EU law to crack down on abusive short selling
LONDON (Reuters) - European Union regulators would be able to ban abusive short selling of shares and naked selling of credit default swaps and sovereign debt for three months or more under a draft EU law seen by Reuters on Wednesday.
The bloc's financial services chief, Michel Barnier, has already flagged the measure he is due to publish on September 15.
It follows calls from some member states to crack down on what they saw as speculators -- typically politicians' code for hedge funds -- causing mayhem in Greek and other euro zone sovereign debt markets earlier this year.
Experts said a bloc-wide law will have a good chance of being approved to avoid a repeat of patchwork national measures that caused confusion among investors.
After the collapse of Lehman Brothers bank in September 2008, Britain and other EU states introduced varying short selling bans on financial shares.
In May, Germany introduced a ban on all naked short selling of 10 German stocks, euro government bonds and credit default swaps on euro government bonds, shaking global markets and upsetting its EU partners who refused to follow suit.
Short selling is "naked" when sellers have not arranged to borrow the assets.
Following these two episodes, Barnier wants a pan-EU law on short-selling to ensure consistent, proportionate actions across the bloc in emergencies.
"The regulation aims at addressing the identified risks without unduly detracting from the benefits that short selling provides to the quality and efficiency of markets," the draft law obtained by Reuters said.
The measure will cover all financial instruments such as shares, sovereign bonds, derivatives relating to sovereign bonds and credit default swaps linked to government bonds.
The new European Securities and Markets Authority (ESMA), due to be in place from January, will be given powers to introduce emergency measures, such as bans for up to three months, renewable for a further three months at a time.
AIMA, the hedge fund lobby, said a pan-EU approach to short selling would end uncertainty and confusion and keep compliance costs down but that position disclosures should be done on an aggregated and anonymous basis.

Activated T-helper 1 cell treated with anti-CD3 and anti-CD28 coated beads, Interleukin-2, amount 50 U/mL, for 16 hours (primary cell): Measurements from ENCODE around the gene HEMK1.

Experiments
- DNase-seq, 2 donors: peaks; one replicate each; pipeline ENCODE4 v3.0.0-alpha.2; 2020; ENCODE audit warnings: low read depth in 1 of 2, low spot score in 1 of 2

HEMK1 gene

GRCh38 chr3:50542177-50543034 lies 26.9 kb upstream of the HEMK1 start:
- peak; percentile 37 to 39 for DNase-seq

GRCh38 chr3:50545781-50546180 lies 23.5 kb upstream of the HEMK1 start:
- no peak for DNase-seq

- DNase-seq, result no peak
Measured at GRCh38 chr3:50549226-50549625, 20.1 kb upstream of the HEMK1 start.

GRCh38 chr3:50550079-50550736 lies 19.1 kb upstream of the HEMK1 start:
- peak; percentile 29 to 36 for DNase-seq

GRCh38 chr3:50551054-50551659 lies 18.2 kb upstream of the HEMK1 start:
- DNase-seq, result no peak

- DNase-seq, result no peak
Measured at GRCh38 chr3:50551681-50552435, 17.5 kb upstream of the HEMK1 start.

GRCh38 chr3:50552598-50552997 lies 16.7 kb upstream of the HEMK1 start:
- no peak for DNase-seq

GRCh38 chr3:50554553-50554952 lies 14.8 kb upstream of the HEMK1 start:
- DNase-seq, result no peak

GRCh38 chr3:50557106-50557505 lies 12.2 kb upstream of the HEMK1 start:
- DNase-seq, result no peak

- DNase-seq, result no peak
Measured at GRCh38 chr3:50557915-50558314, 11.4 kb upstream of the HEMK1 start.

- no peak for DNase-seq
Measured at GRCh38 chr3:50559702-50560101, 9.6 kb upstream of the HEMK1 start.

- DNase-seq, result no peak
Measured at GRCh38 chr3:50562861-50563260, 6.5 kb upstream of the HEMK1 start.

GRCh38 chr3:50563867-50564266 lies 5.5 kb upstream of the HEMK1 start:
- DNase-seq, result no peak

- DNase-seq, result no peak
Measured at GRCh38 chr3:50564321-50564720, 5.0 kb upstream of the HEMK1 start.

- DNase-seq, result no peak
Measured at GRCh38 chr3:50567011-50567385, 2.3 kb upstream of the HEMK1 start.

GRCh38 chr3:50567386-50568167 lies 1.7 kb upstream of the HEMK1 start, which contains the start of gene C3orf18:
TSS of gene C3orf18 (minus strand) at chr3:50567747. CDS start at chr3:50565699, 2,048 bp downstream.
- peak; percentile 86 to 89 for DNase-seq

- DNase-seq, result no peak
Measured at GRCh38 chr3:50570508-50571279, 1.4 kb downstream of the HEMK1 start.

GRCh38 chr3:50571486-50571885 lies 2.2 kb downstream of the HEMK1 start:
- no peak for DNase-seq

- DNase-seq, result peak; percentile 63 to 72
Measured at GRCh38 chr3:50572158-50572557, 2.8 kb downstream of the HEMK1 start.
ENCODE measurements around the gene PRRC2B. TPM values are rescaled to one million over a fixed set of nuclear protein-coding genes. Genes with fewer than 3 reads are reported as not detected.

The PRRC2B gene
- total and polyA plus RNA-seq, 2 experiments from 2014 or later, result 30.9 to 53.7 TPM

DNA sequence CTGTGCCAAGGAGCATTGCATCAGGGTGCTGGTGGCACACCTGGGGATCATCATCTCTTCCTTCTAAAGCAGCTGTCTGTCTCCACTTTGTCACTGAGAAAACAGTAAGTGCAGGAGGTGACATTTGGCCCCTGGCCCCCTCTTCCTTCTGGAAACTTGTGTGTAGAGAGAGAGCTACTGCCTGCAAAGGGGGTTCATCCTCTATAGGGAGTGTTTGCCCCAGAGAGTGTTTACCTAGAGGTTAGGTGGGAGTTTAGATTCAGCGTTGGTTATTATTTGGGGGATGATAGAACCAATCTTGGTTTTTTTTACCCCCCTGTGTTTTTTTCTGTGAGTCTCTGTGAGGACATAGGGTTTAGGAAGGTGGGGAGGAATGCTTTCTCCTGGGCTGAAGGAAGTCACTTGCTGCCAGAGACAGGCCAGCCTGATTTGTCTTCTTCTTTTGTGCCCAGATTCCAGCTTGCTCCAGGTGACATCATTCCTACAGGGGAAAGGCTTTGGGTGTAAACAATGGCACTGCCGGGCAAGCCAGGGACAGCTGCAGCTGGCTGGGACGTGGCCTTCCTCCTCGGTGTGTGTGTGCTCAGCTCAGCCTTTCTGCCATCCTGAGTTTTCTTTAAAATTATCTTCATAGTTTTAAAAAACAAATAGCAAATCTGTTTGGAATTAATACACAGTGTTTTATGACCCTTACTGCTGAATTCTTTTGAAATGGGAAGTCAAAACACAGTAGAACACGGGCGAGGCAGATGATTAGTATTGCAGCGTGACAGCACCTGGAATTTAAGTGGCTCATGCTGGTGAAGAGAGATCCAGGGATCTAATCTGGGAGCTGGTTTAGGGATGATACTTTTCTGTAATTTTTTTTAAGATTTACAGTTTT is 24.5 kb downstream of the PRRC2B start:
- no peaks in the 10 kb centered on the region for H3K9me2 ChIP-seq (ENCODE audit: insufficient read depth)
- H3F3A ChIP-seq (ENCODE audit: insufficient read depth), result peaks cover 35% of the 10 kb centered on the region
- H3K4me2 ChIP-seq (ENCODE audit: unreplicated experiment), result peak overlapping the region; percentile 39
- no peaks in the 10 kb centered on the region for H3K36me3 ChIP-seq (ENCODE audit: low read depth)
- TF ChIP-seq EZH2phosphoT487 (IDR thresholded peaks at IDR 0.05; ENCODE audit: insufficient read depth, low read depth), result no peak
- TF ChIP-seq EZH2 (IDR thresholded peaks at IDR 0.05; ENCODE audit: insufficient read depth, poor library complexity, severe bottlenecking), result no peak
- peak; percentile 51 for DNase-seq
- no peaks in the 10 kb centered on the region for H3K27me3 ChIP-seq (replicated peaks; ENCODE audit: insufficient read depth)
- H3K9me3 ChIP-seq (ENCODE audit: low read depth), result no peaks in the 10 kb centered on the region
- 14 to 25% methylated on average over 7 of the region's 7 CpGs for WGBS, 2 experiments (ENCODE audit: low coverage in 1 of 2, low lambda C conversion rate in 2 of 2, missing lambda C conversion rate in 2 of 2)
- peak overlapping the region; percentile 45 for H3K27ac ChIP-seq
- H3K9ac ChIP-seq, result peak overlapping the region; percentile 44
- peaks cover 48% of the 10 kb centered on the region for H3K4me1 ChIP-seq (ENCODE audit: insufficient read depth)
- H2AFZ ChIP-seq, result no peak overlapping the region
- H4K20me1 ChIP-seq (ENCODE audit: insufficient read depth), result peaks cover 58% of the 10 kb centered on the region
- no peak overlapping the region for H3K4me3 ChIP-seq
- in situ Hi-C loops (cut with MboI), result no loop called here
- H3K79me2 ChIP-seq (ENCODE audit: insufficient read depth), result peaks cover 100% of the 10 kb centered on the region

It opposed bans at any time, however.
"The crisis experience has shown that imposing such bans does little to calm a market panic," AIMA CEO Andrew Baker said.
ESMA would also be able to overrule unilateral emergency actions by states, such as Germany's ban.
"Any action taken by ESMA in such emergency situations would take precedence over action by competent authorities if there is any inconsistency," the measure says.
The law would ban all naked short selling of shares and sovereign debt.
In addition, if any short or naked selling of financial instruments is sparking significant falls -- 10 percent or more from the previous day -- ESMA could seek to cool markets by imposing a one-day ban on "persons" short-selling a financial instrument.
"Such a 'circuit breaker' power should enable competent authorities to intervene if appropriate to ensure that short selling does not contribute to a disorderly price fall in the instrument concerned," the draft law says.
Simon Gleeson of Clifford Chance law firm said the very short-term powers could be used to support prices of particular instruments during a crisis.
"This may or may not be useful, but it is certainly better for it to happen in a coordinated fashion than for the market to have to grapple with multiple conflicting national regimes," Gleeson said.
Outside emergency periods, market participants would be required to report to regulators and in some cases to markets their significant net short positions in shares, government debt and sovereign credit default swaps.
The thresholds for reporting short positions in shares to regulators and the public follow the model already published by the Committee of European Securities Regulators (CESR).
Only disclosure to regulators would be required in sovereign debt positions and this will also apply to short positions built up by trading on and off an exchange and those built up by using options, futures, contracts for difference and spread bets.
Traders may also have to flag to the stock exchange if their share sell orders are part of a short sale.
Short sellers in shares and government debt will have to make prior arrangements to borrow the assets so they can settle the trade on time, otherwise face a daily penalty, the draft law says.
The measure foresees exemptions from position reporting, pre-borrowing requirements and late settlement penalties for the shares of a company where the main market is outside the EU.
Market making activities and primary market operations performed by dealers who help to issue sovereign debt would also have similar exemptions.
The measure, which needs approval from EU states and the European Parliament to become law, is expected to become effective some time in 2011 or 2012.
(Reporting by Huw Jones; Editing by Ruth Pitchford)
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